Jordan Peele who won an Oscar for Get Out on why horror films fascinate him
He wears many hats, and that of a director is just one of them. Jordan Peele, best known for his sketch comedy series Key & Peele, which also starred Keegan-Micheal Key, and the anthology series
Fargo, debuted as a director with Get Out, in 2017. Critically acclaimed and a box office success, the film went on to bag nominations for Best Picture and Best Director at the Academy Awards earlier this year, eventually winning Peele an Oscar for Best Original Screenplay. Ahead of the film’s television premiere, we catch up with Jordan Peele, who tells us about everything from his fascination for the horror genre to hypnotism.
Peele admits that the horror genre was a scary concept to him, growing up. “At some point, maybe when I was about 12 or 13 years old, I sort of came to the terms that anything that could affect me that thoroughly, was special,” he explains, talking about Get Out, which tells the story of an African American man, Chris (Daniel Kaluuya) who discovers a terrible secret when he meets the family
of his white girlfriend, Rose (Allison Williams).
Right from the conception of the story, Peele says he wanted it to be a horror-thriller. “I wanted to tell a story about somebody feeling the paranoia about being an outsider. What excited me first was not even the race angle, but the idea of feeling like you are hanging out with people who have a history, who have private jokes, and you have to maintain a certain social comfort, and at the same time have this total mystery to what these people’s connections are, and what their history is. It wasn’t until a little bit later that I realised that the race angle could be included, since it hadn’t been done before.”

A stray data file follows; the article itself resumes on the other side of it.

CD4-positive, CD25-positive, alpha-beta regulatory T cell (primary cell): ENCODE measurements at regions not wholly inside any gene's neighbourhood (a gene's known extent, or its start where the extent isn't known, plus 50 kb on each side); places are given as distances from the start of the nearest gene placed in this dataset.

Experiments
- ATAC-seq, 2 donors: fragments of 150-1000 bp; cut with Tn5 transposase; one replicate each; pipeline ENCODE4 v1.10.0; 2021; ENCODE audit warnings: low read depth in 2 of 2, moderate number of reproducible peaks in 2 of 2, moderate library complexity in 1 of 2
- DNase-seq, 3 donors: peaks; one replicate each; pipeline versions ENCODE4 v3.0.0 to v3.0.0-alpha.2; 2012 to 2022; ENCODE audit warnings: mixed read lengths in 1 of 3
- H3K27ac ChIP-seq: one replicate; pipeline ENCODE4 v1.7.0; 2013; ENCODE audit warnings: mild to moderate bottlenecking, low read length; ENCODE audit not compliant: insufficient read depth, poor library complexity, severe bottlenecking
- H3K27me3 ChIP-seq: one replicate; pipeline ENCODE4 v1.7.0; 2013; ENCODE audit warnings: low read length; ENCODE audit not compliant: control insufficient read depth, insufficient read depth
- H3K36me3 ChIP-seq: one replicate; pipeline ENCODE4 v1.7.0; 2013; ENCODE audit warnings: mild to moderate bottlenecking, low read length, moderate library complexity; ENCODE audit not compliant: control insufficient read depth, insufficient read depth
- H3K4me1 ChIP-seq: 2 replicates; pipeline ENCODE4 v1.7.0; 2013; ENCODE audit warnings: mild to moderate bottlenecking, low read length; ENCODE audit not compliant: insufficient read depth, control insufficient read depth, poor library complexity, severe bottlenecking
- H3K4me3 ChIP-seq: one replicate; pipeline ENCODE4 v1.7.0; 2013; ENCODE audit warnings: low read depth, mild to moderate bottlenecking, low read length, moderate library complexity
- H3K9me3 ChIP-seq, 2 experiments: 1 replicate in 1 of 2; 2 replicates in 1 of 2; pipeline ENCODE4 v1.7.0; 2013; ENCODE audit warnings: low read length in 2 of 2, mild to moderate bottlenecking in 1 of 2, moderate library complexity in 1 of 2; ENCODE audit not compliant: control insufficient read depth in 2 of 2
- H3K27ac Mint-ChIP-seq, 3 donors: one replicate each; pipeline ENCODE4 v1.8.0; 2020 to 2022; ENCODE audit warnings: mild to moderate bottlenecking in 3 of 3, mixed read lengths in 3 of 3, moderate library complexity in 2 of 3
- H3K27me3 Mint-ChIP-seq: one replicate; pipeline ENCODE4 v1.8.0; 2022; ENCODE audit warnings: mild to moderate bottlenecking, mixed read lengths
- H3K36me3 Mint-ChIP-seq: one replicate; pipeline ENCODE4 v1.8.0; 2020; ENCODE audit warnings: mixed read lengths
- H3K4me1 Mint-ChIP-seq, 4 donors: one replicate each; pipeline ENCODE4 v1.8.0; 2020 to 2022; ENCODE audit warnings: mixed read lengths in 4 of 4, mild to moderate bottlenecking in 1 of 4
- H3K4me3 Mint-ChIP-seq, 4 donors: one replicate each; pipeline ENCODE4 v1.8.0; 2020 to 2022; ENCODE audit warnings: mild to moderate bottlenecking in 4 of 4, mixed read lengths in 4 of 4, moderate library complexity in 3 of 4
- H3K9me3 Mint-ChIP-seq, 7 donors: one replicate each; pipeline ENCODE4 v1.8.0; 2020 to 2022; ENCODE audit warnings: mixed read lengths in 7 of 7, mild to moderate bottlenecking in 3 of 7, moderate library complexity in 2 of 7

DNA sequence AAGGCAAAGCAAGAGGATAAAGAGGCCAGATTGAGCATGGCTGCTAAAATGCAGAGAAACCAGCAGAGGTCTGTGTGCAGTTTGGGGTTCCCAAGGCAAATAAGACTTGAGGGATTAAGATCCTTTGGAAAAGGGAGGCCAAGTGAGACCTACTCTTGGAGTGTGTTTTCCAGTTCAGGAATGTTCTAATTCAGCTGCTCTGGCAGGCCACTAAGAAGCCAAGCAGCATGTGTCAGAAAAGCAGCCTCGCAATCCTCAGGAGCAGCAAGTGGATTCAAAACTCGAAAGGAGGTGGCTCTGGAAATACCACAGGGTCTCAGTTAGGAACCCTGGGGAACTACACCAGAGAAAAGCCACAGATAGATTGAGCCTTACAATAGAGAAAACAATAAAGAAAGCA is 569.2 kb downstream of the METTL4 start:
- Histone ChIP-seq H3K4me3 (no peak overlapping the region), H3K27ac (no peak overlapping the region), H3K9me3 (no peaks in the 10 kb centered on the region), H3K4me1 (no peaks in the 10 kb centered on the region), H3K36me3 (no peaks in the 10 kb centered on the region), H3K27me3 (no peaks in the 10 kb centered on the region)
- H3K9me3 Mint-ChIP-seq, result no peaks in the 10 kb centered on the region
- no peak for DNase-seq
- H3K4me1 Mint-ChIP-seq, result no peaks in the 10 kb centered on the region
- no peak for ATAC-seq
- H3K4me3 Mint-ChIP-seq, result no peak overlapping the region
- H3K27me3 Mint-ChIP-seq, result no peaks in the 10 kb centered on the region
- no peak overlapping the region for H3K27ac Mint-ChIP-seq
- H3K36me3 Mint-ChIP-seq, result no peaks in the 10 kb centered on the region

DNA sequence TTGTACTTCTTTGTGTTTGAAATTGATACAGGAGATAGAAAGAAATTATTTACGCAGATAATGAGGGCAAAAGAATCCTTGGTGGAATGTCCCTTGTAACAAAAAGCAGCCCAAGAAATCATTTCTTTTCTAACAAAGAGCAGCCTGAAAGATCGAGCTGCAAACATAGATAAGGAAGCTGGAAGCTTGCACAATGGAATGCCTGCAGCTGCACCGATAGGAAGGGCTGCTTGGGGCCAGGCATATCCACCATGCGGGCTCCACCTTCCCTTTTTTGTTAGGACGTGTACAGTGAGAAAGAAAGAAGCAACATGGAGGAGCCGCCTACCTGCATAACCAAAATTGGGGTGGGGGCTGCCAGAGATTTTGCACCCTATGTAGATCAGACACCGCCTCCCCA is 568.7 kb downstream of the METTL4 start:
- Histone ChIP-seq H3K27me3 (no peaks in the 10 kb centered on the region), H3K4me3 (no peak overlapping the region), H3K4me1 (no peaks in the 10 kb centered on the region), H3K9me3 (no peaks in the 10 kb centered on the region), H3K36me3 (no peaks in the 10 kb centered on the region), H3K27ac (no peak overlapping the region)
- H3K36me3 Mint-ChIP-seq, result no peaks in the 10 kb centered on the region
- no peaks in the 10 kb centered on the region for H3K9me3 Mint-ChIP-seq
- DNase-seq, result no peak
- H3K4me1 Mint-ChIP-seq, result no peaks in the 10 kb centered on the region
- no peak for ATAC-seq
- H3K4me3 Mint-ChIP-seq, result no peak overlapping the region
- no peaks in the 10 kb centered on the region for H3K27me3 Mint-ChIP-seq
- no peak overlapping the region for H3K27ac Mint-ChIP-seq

When referring to African American culture, the director feels that it was important to portray that typically therapy, and the idea of someone messing with your head, was a pretty frightening thing. “The culture tends to be more spiritual, where we look for our answers and emotional support. Pretty tragically, therapy hasn’t been fully embraced. The idea of somebody messing around in your head — which would already be a very uncomfortable notion for the actor and for the audience — is something that I try to portray in this movie,” he elaborates.
Talking about his two main characters, Chris and Rose, Peele says, “I wanted Chris to feel real, and keep him as observant as possible. I wanted him to be the smartest guy and someone the audience wouldn’t be frustrated with because he is always moving towards figuring things out. With Rose, her narrative is extremely important. It’s this idea that in an interracial couple — where this is the first black guy she has ever dated — she is being awoken by racial dynamics that she wouldn’t have observed before. Her journey is very symbolic of what I think a lot of people’s journey may be with regard to some sort of racial catharsis.”
Unlike some writers, Peele says that he worked on the story in a linear fashion. “I wanted to whittle the story down with the most extreme example of where the fears are coming from, especially as a black man. And, I think, for the first half or first three-quarters of the movie — you get that,” he signs off.
Get Out premieres May 27, 9 pm on Sony Pix.